There are many reasons to speak of the Lord:

To bring unity

  • “Now I beseech you, brethren, by the name of our Lord Jesus Christ, that ye all speak the same thing, and thatthere be no divisions among you; but that ye be perfectly joined together in the same mind and in the same judgment” (1 Corinthians 1:10).
  • “We speak before God in Christ…. lestthere be debates, envyings, wraths, strifes, backbitings, whisperings, swellings, tumults (2 Corinthians 12:19-20).
  • “Sanctifythe Lord God in your hearts: and be ready always to give an answer to every man that asketh you…. Having a good conscience that, whereas they speak evil of you, as of evildoers, they may be ashamed that falsely accuse your good conversation in Christ “(1 Peter 3:15-16).

To testify

  • “Speak concerning the doctrine of Christ” (2 Nephi 31:2).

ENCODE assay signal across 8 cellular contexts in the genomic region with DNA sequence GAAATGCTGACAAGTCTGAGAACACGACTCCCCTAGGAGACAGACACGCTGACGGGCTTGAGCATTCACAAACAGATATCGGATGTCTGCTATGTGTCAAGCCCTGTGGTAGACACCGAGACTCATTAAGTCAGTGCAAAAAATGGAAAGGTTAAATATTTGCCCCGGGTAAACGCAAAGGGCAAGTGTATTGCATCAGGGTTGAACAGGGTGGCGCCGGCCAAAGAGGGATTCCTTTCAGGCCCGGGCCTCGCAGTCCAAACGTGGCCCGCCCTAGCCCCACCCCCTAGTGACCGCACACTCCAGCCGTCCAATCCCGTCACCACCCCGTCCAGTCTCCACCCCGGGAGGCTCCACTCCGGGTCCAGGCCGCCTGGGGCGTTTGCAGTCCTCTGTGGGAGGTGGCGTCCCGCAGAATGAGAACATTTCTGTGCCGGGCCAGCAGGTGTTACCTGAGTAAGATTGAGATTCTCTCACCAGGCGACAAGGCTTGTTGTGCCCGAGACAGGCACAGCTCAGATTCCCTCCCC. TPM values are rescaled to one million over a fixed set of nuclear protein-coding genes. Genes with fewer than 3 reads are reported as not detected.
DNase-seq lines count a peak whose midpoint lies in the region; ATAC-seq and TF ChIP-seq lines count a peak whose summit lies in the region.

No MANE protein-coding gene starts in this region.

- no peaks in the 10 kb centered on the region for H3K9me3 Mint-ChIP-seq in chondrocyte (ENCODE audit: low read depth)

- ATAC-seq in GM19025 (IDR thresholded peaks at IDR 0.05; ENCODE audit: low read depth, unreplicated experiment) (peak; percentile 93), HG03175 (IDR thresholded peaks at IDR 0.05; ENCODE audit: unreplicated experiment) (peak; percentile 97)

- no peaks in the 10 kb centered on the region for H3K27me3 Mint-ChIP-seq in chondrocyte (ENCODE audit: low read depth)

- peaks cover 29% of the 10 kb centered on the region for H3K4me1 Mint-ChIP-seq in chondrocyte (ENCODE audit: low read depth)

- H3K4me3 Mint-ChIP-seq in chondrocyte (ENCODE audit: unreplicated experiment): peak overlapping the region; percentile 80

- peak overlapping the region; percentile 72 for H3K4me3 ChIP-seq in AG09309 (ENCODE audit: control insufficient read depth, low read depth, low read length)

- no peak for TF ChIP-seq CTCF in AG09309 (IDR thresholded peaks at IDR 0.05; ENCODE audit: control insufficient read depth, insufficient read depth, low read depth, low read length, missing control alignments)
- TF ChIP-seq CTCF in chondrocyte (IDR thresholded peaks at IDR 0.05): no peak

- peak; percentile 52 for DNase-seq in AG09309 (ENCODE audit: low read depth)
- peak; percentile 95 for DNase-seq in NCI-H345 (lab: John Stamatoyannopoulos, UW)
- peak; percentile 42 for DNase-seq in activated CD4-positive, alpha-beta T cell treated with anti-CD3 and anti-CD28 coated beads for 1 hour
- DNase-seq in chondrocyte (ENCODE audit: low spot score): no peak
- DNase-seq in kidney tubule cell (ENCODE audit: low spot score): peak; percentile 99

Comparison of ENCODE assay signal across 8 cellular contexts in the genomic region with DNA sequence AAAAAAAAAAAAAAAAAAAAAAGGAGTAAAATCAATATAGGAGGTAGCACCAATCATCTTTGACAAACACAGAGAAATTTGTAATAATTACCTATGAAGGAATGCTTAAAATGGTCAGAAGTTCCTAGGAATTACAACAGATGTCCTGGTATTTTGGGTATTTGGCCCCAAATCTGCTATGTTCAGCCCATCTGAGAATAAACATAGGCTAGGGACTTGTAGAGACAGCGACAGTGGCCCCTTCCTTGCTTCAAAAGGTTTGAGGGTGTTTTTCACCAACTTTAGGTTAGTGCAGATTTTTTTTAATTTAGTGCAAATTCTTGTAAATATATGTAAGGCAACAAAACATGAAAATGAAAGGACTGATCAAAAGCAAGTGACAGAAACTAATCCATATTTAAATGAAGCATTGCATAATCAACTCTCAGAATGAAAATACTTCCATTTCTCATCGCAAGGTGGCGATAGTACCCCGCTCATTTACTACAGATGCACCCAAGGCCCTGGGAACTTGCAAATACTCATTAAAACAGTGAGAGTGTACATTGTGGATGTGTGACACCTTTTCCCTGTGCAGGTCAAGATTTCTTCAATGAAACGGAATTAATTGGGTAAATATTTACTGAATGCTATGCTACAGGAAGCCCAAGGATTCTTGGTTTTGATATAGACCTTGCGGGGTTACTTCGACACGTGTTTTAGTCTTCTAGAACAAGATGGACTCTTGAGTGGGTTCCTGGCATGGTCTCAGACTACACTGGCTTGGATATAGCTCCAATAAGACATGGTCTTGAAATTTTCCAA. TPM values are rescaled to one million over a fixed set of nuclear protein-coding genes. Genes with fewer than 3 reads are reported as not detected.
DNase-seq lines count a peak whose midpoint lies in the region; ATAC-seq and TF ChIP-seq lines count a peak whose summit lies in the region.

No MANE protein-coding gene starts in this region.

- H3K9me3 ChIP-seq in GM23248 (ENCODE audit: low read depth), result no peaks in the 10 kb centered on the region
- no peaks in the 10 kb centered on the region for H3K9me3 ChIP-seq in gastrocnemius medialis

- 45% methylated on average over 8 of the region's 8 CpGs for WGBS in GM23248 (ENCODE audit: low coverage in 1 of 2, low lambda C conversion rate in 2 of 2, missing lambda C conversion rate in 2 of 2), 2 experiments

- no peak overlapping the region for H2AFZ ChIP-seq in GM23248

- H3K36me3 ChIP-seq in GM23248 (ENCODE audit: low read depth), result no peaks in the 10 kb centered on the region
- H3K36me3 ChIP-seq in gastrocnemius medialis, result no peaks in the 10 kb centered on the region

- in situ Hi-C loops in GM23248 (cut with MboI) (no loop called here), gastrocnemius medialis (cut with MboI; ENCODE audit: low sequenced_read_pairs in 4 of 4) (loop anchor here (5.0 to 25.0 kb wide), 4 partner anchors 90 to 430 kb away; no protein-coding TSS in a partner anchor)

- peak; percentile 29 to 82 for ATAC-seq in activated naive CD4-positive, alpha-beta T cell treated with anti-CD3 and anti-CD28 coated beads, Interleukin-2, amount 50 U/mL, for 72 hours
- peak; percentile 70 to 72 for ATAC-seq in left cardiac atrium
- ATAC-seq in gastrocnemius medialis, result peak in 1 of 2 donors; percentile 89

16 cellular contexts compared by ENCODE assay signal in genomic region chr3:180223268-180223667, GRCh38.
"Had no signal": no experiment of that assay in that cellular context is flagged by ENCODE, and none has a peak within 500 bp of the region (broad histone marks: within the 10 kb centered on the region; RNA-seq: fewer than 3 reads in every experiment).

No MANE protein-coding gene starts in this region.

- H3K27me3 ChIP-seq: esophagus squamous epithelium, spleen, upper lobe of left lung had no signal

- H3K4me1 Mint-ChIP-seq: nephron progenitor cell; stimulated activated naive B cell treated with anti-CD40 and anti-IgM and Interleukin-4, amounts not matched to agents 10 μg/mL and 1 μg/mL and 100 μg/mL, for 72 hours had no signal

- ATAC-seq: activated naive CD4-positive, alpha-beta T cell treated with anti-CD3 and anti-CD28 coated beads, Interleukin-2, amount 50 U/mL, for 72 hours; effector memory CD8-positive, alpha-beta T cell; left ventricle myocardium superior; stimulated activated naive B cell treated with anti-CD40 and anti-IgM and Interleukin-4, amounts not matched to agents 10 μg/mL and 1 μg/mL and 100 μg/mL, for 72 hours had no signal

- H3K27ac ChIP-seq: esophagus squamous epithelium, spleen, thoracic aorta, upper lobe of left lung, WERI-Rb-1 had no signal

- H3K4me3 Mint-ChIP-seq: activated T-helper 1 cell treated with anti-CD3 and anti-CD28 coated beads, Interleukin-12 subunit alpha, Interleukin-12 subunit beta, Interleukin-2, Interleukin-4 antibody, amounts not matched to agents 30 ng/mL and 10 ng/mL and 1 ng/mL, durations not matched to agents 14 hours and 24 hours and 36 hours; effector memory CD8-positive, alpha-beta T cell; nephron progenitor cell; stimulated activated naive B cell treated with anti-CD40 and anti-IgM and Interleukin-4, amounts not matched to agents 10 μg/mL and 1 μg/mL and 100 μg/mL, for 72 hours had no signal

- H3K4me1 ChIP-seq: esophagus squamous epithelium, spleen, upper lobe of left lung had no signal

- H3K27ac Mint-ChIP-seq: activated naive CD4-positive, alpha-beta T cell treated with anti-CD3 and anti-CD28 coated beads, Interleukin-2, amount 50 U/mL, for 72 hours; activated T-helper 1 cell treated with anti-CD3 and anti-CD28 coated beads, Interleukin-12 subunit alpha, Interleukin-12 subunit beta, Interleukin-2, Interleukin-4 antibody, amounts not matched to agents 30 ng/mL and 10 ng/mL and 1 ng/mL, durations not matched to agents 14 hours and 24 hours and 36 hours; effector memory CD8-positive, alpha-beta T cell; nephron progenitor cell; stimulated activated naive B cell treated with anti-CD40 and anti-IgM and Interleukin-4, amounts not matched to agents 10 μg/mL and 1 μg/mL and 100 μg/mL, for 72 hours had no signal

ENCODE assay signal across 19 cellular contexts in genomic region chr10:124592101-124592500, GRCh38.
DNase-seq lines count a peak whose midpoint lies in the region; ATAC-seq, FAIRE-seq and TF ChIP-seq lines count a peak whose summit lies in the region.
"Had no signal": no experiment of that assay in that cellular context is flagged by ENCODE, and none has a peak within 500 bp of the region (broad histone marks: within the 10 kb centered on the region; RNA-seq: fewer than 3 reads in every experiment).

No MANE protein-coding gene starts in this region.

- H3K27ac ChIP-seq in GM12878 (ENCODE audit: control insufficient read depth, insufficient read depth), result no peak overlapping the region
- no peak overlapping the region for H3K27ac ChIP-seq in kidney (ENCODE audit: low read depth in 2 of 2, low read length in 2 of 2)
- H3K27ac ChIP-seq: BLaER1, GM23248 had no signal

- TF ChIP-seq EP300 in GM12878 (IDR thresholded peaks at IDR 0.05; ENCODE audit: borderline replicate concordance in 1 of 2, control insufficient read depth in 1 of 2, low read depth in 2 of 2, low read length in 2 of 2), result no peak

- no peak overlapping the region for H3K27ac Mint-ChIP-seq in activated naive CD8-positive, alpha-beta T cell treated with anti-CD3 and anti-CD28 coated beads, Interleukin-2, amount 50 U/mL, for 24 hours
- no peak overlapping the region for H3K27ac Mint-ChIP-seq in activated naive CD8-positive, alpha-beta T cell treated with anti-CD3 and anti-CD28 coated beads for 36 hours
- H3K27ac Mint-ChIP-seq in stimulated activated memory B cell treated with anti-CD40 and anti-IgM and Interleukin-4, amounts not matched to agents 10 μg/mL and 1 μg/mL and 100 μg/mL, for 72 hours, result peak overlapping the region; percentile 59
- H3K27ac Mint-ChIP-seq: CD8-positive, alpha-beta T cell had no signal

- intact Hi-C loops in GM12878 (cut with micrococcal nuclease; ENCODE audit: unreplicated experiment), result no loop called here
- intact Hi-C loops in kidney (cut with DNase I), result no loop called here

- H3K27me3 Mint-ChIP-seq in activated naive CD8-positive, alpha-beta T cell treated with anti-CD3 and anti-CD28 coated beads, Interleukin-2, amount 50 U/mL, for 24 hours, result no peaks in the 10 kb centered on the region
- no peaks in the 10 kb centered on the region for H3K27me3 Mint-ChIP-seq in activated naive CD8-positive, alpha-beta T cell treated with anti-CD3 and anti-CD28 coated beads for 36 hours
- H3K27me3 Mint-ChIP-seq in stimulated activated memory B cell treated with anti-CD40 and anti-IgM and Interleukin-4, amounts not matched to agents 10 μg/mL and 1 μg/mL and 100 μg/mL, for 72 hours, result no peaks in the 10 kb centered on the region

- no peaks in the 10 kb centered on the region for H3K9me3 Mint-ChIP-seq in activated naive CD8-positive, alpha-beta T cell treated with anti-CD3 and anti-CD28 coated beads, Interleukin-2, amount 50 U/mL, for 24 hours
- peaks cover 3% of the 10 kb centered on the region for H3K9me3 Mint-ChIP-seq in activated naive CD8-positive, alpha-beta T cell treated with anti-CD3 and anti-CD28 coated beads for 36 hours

• “Speak of the atonement of Christ” (Jacob 4:12).
  • “Take upon you the name of Christ, and speak the truth in soberness” (Doctrine and Covenants 18:21).
  • “There is none other name given under heaven save it be this Jesus Christ… whereby man can be saved…. And we talk of Christ, we rejoice in Christ, we preach of Christ, we prophesy of Christ, and we write according to our prophecies, that our children may know to what source they may look for a remission of their sins” (2 Nephi 25:20, 26).
  • After you receive the Holy Ghost “you can speak with the tongue of angels, and shout praises unto the Holy One of Israel” (2 Nephi 31:13).
  • “If any man speak, let him speakas the oracles of God; if any man minister, let him do it as of the ability which God giveth” (1 Peter 4:11).

The commandment also tells us how frequently we should speak of the Lord. “Then they that feared the Lord spake often one to another” (Malachi 3:16 and 3 Nephi 24:16, italics added). Everyone with the Internet and a little tech-savviness can speak of the Lord often by sharing a spiritual thought, quote, or link to a podcast. A friend in our ward sends daily emails with uplifting quotes or scripture to her family and friends.